You might be shooting occasionally for friends or coworkers at this point. Maybe you make a small income from photography already.
But you will have to face this question someday in your career, “Will you shoot my wedding?”
You might say a resounding “no” or you might be tempted to say “yes!”
Before you hop right in and shoot you fire wedding, consider these 10 things before you accept the job, or you might be in for a really bad experience.
1. You must know your settings inside and out.
You will most likely be in some pretty crappy lifting situations- like bars, hotel balloons or restaurants when you shoot at least the reception! Shooting auto will be a major no- no, especially if that horrid pop-up flash comes up all the time. You must master manual setting before promising to shoot someone’s most important day!
2. Don’t shoot with the kit lens.
If you want to shoot your first real wedding, get at least a 50mm 1.8 or a 35mm 1.8. If you don’t know what those numbers mean, then you’re not ready yet. Remember that you will have crappy lighting at some point, whether it be getting ready at someone house, in some bathroom at the hotel or in the back of someone’s car. Having a lens that an handle low-light without flash is key.
3.Speaking of low-light. Have you ever taking pictures in a Catholic Church?
You won’t be able to use flash at all sometimes. Always make sure that you have a camera that can handle ISO 2000 with little to no noise. Believe me, you’ll think me later. Also, you must know how to use Kelvin white balance at all times. Going from inside to outside to a church all on auto WB will be difficult for your camera to get right .
4. Let’s go back to the church.
I did a wedding one that I want allowed to come up past the last row of pees because I wasn’t baptized Lutheran. Make sure you rent or borrow a long lens if you know that this is going to be your duration. Get a 70-200 2.8 or something similar. Forget about the f4 lenses, unless you can push your camera to 3000 ISO with no noise.
5. Have two memory card slots.
Imagine that you took someone’s weeding photos and the photos are all one ONE memory card slot. What happens to the photos of the memory card gets corrupt mid or post wedding? (This has happened to me twice! But luckily I had a back up card recording a duplicate image) Yeah, you could get sued for losing their photos. That’s not fun!
6. Always, always being back up lenses or cameras.
Last week I was at a wedding when my camera decided not to autofocus in the middle of my wedding! Luckily I had a spare in my bag! If you don’t have a spare camera, borrow or rent one! You never want to look unprofessional and leave the wedding to drive back home. You’ll never get called to do a wedding again.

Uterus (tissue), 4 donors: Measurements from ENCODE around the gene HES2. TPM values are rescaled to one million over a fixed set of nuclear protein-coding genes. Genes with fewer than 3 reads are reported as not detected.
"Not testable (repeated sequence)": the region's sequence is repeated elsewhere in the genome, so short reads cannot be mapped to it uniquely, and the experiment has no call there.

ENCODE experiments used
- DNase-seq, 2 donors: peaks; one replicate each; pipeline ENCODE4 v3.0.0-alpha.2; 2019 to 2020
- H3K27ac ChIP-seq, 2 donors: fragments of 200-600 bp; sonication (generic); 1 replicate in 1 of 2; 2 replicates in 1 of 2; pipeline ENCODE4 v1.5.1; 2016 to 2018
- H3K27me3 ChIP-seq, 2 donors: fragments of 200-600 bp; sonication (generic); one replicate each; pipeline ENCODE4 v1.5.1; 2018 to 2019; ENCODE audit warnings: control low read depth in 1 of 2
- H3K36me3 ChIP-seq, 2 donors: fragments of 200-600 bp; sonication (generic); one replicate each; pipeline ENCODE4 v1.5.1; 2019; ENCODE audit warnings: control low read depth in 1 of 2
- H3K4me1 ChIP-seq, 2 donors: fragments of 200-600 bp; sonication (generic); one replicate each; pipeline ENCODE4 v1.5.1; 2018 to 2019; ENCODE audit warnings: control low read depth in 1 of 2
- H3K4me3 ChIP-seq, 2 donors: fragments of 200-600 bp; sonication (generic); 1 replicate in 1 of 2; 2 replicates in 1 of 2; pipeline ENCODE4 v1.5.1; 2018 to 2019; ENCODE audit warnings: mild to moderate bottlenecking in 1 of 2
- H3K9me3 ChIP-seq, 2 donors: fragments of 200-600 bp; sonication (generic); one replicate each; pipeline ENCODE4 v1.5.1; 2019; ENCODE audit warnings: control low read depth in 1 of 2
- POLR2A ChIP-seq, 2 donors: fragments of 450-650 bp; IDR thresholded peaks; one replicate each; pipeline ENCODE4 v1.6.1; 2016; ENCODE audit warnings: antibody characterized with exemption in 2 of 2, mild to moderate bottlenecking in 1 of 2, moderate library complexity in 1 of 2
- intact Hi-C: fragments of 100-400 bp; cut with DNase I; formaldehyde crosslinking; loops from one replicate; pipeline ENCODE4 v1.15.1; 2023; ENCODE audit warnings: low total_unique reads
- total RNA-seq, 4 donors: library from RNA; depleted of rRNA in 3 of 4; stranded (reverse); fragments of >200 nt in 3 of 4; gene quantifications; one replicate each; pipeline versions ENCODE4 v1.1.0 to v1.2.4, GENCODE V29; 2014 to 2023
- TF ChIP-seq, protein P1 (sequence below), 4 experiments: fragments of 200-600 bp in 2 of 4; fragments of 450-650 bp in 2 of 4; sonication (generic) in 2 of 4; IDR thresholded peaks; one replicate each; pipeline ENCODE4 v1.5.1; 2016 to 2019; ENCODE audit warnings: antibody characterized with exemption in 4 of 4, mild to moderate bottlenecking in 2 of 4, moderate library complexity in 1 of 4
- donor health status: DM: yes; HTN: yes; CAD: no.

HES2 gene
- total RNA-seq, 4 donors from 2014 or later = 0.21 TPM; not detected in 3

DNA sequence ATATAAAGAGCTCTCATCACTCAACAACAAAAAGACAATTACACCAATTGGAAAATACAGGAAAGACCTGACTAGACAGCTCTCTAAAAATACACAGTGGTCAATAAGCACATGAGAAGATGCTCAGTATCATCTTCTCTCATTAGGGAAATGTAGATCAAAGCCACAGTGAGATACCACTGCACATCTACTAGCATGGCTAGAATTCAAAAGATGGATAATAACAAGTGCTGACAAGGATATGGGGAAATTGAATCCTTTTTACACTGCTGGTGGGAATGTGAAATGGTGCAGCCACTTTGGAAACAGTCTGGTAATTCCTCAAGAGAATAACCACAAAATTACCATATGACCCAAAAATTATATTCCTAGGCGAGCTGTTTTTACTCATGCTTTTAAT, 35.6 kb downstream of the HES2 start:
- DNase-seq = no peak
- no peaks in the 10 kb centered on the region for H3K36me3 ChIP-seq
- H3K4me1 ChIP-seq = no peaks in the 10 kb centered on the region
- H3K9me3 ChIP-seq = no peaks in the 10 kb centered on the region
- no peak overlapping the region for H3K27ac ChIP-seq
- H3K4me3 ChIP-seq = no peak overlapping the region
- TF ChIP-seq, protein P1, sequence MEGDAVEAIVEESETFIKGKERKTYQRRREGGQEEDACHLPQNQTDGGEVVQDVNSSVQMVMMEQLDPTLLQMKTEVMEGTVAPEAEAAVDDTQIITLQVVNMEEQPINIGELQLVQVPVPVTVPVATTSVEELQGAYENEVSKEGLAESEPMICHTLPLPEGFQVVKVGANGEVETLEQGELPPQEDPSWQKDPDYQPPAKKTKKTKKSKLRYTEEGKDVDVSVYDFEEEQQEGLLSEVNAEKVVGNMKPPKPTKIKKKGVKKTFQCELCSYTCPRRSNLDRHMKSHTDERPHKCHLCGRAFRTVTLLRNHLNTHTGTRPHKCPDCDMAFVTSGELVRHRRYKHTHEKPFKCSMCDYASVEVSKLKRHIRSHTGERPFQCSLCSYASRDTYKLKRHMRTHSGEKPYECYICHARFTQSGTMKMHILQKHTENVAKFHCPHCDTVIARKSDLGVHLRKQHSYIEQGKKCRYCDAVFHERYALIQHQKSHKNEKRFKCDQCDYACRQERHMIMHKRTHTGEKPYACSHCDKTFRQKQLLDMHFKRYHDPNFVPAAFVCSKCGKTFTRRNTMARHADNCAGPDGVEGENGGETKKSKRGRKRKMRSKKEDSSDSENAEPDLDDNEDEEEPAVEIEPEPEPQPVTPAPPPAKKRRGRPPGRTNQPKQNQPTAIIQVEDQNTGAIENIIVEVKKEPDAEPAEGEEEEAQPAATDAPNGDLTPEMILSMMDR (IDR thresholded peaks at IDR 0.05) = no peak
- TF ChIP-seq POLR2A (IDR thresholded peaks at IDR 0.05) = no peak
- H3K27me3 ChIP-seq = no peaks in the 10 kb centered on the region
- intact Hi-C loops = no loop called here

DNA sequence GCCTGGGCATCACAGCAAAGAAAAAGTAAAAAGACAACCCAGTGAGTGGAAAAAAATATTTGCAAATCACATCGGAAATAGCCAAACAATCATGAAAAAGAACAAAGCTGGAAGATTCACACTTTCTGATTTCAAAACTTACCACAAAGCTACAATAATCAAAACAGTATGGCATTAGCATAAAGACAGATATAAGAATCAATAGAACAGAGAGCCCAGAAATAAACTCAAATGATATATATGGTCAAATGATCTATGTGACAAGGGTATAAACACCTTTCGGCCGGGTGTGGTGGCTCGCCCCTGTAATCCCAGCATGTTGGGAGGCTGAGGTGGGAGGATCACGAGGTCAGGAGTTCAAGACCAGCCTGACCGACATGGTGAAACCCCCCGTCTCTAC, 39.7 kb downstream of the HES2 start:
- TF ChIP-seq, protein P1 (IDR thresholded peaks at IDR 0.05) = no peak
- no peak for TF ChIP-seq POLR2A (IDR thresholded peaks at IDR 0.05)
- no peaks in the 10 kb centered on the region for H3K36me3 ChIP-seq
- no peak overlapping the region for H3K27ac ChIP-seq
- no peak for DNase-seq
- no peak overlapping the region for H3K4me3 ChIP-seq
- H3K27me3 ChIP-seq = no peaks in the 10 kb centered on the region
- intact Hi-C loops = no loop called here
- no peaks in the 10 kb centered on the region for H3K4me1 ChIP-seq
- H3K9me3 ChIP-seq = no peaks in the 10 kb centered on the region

7. Learn simple off-camera flash.
Get some go-dox flashes, a remote and a simple soft box that you take with you for the dance floor. Your photos will look amazing, professional and studio quality compared to uncle joe that has the pop up flash going.
8. Keep your gear on you.
It might not be fashionable to keep your memory cards with you at all times by using a hip punch or bag, but he last thing you want to tell a bride is “Sorry, I lost your pictures.” Also, having a quadrupole back up system will save your @$$ when it comes to saving the files digitally. I use amazon drive for long term JPEG storage in the cloud. It’s free for prime users
9. You must learn to work under pressure.
You must literally know how to handle an emotional
Bride all while getting some awesome shots in. You’ll have to know Poses off the top of your head and understand the chaos of juggling 20 cousins and 17 bridesmaids in 10 minutes of picture time.
10. You must have a friendly personality.
You can’t seemed stressed out for a second and you can’t be a dick. If someone is taking photos with their phone and hops in your way- you must handle it with grace. If the groomsmen are plastered and start puking in the floor, you must handle it with professionalism. If the bride starts having a meltdown you must be the voice of reason and peace.
So if you think you still have what it takes to be a pro wedding photographer, then I salute you! It’s one of the hardest jobs in the world, but the most rewarding!
Christal Marshall is a mom of three, photographer, videographer, homeschooler and just a straight hustler.
She started out with the business Marshall Arts Studio in 2011 from a camera that she bought off of Amazon for $400 and taught herself photography, graphic design and videography through youtube.
Now, she changed her name to Virginia Photos and Films, she shoots 100,000 images a year at over 60 events.
She was voted top 20 wedding photographers in VA in 2016 and 2018. She has been featured over 50 times in various different publications.